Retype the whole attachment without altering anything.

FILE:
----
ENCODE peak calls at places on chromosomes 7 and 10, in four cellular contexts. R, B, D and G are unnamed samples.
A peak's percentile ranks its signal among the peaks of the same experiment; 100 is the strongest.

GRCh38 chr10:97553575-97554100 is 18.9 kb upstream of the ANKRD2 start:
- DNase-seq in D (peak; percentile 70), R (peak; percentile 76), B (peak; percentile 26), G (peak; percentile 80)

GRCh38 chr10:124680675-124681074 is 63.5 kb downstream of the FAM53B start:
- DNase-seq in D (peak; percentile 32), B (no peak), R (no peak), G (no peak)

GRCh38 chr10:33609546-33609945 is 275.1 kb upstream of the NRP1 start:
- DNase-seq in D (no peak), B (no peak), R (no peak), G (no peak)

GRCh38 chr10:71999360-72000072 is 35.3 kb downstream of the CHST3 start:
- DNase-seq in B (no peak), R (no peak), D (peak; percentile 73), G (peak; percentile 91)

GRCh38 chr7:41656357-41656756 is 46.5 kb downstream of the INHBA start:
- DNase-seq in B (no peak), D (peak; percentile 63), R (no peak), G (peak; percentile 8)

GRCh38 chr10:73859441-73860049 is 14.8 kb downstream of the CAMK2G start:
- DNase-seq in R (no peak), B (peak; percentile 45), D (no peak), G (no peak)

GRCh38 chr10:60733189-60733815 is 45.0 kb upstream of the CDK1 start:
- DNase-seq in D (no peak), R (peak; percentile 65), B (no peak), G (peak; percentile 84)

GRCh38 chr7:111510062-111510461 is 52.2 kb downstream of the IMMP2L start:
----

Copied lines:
ENCODE peak calls at places on chromosomes 7 and 10, in four cellular contexts. R, B, D and G are unnamed samples.
A peak's percentile ranks its signal among the peaks of the same experiment; 100 is the strongest.

GRCh38 chr10:97553575-97554100 is 18.9 kb upstream of the ANKRD2 start:
- DNase-seq in D (peak; percentile 70), R (peak; percentile 76), B (peak; percentile 26), G (peak; percentile 80)

GRCh38 chr10:124680675-124681074 is 63.5 kb downstream of the FAM53B start:
- DNase-seq in D (peak; percentile 32), B (no peak), R (no peak), G (no peak)

GRCh38 chr10:33609546-33609945 is 275.1 kb upstream of the NRP1 start:
- DNase-seq in D (no peak), B (no peak), R (no peak), G (no peak)

GRCh38 chr10:71999360-72000072 is 35.3 kb downstream of the CHST3 start:
- DNase-seq in B (no peak), R (no peak), D (peak; percentile 73), G (peak; percentile 91)

GRCh38 chr7:41656357-41656756 is 46.5 kb downstream of the INHBA start:
- DNase-seq in B (no peak), D (peak; percentile 63), R (no peak), G (peak; percentile 8)

GRCh38 chr10:73859441-73860049 is 14.8 kb downstream of the CAMK2G start:
- DNase-seq in R (no peak), B (peak; percentile 45), D (no peak), G (no peak)

GRCh38 chr10:60733189-60733815 is 45.0 kb upstream of the CDK1 start:
- DNase-seq in D (no peak), R (peak; percentile 65), B (no peak), G (peak; percentile 84)

GRCh38 chr7:111510062-111510461 is 52.2 kb downstream of the IMMP2L start: